Economic Development

Decent Neighbor

In an era of federal indifference to cities, the General Services Administration is an innovative exception.
by | July 2007
 

It's been a long time since Washington has had much in the way of an urban strategy. There's a case to be made that cities are better off as a result.

Many city leaders and urban activists trace the decline of federal interest in cities back to 1975, when President Gerald Ford refused to bail out a nearly bankrupt New York, eliciting the famous headline, "Ford to City: Drop Dead." But it was that same year that the first business improvement district was formed in downtown New Orleans. Realizing that the "federal doctor doesn't make house calls anymore," as Paul Levy, president of the Philadelphia Center City District, puts it, cities turned to the private sector for new development, and many have prospered as a result. "There's a sick irony, that the withdrawal of federal agencies from the cities has done more for the cities than all previous federal activities combined," says Lorlene Hoyt, an urban planning professor at MIT.

But the federal government hasn't entirely gotten out of the business of helping cities. Perhaps the most successful current effort is one that not too many people know about, even though it's existed for a long time. It's the General Services Administration's "good neighbor" urban development program, aimed at keeping as many federal employees as possible working in central cities rather than spreading them around to suburban locations and contributing to sprawl. GSA is the real estate manager for most civilian federal agencies. When it wants to locate a facility in a downtown area, it often has the clout to make sure the agency goes there. Much of the time, it does that in collaboration with a business improvement district or other local partnership.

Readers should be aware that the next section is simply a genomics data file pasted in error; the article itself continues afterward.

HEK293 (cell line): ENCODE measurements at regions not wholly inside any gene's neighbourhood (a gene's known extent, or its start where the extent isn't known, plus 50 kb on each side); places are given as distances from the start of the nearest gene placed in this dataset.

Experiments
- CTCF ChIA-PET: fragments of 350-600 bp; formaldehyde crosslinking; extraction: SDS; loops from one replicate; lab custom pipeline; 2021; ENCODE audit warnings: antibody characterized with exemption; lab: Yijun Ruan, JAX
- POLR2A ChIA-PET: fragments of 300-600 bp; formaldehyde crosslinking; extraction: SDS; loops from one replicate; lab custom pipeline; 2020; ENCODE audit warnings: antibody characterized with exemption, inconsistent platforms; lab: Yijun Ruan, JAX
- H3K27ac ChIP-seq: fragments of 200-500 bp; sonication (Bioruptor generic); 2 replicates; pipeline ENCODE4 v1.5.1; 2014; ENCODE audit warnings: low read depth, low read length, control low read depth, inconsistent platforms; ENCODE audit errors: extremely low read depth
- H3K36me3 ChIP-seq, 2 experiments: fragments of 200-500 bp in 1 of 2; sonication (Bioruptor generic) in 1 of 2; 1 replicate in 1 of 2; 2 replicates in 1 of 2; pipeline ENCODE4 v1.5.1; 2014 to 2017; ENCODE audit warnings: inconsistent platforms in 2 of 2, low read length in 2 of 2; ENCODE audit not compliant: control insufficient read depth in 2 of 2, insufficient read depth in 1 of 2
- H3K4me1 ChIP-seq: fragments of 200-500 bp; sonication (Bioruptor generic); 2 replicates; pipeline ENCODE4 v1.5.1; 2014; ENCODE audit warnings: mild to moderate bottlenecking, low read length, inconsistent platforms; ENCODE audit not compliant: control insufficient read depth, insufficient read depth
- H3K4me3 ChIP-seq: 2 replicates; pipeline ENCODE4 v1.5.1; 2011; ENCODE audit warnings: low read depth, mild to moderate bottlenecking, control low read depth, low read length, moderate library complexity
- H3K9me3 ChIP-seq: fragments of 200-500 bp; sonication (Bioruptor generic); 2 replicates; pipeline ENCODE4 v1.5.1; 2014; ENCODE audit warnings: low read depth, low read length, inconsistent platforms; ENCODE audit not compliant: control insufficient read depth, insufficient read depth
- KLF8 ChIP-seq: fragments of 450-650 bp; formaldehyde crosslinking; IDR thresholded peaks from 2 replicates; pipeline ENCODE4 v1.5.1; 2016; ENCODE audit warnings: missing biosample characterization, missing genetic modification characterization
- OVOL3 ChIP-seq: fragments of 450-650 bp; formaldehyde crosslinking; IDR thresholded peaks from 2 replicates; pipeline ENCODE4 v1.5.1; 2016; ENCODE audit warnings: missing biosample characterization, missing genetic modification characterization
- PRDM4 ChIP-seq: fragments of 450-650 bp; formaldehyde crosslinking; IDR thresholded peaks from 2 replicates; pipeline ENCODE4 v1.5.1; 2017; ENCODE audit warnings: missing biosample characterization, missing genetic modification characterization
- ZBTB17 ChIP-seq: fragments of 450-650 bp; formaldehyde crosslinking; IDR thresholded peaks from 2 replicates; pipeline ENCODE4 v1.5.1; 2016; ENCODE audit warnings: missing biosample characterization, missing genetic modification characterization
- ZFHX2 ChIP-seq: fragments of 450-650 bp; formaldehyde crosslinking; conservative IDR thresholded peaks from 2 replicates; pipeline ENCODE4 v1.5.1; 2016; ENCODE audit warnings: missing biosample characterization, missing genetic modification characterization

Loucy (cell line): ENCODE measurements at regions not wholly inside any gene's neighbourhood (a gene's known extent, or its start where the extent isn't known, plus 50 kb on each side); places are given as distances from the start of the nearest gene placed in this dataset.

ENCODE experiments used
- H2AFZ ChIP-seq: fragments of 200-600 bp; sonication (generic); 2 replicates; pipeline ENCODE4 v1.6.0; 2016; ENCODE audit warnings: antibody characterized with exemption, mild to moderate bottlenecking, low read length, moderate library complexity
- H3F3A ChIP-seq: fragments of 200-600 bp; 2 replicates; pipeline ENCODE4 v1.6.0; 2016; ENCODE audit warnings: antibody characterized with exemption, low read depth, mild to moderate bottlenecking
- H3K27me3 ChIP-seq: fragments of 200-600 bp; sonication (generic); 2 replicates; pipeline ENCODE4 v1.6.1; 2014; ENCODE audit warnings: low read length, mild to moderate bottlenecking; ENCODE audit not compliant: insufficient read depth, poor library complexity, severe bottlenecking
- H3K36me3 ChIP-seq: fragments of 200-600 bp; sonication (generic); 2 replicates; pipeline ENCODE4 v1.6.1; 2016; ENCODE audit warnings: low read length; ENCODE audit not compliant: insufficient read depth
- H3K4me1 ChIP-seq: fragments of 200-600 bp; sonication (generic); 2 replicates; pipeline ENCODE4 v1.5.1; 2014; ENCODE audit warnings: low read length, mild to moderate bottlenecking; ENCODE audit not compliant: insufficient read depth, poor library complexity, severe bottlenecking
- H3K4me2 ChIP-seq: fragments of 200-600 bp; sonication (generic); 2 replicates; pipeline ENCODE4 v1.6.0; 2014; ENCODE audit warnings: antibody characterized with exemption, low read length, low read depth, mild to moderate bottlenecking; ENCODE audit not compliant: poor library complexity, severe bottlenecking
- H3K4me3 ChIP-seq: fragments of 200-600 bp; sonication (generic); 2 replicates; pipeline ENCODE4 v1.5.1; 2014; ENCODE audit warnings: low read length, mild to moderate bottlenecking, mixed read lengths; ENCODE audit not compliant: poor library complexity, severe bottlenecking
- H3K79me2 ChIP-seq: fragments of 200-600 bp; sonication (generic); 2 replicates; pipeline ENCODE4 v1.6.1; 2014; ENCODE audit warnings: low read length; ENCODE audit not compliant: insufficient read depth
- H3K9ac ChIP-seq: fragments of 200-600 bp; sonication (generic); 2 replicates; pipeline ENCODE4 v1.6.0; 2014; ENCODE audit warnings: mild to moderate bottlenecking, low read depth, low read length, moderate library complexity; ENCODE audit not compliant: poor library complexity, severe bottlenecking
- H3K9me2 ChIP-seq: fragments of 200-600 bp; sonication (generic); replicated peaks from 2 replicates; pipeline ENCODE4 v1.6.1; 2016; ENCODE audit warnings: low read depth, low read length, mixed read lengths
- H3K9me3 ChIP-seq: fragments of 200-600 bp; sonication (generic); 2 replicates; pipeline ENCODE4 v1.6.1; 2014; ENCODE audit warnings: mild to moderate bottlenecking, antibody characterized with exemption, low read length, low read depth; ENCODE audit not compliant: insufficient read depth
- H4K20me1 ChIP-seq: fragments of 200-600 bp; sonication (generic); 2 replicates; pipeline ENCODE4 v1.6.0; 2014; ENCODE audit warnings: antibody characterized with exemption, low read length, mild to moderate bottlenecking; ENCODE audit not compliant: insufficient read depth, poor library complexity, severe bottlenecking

A new IRS facility in Ogden, Utah, built on a former brownfield site, is a good example, one that has provided an anchor for downtown redevelopment and expansion. The first batch of IRS employees liked the downtown setting so much that another wave moved in from a different suburban location. "That was a great partnership with GSA," says Ogden Mayor Matthew Godfrey. "We are in the midst of a major urban renewal, and they were the first big part of it."

The federal commitment to helping cities redevelop their downtowns can run into conflict with 21st-century security concerns. In many instances, agencies decide to move out to the suburbs mainly to gain more control over their surroundings. But even security requirements can be turned into a plus. For example, the street between the courthouse and a new U.S. Attorney's building in Sioux Falls had to be closed. But the feds, in conjunction with city officials, have turned that area into a public plaza, ideal for concerts, farmer's markets and other festivals. In Denver, EPA employees wanted to stay downtown and found a space in the fashionable LoDo area. Federal regulations now call for a 50-foot setback from the street--but that just opened up room, in this case, for ground-level retail.

"The good neighbor program is about the federal government doing as much as it can to support community goals," says Frank Giblin, the program's director. "But where there's a vibrant space and high- quality downtown, that's really in our interest as well."

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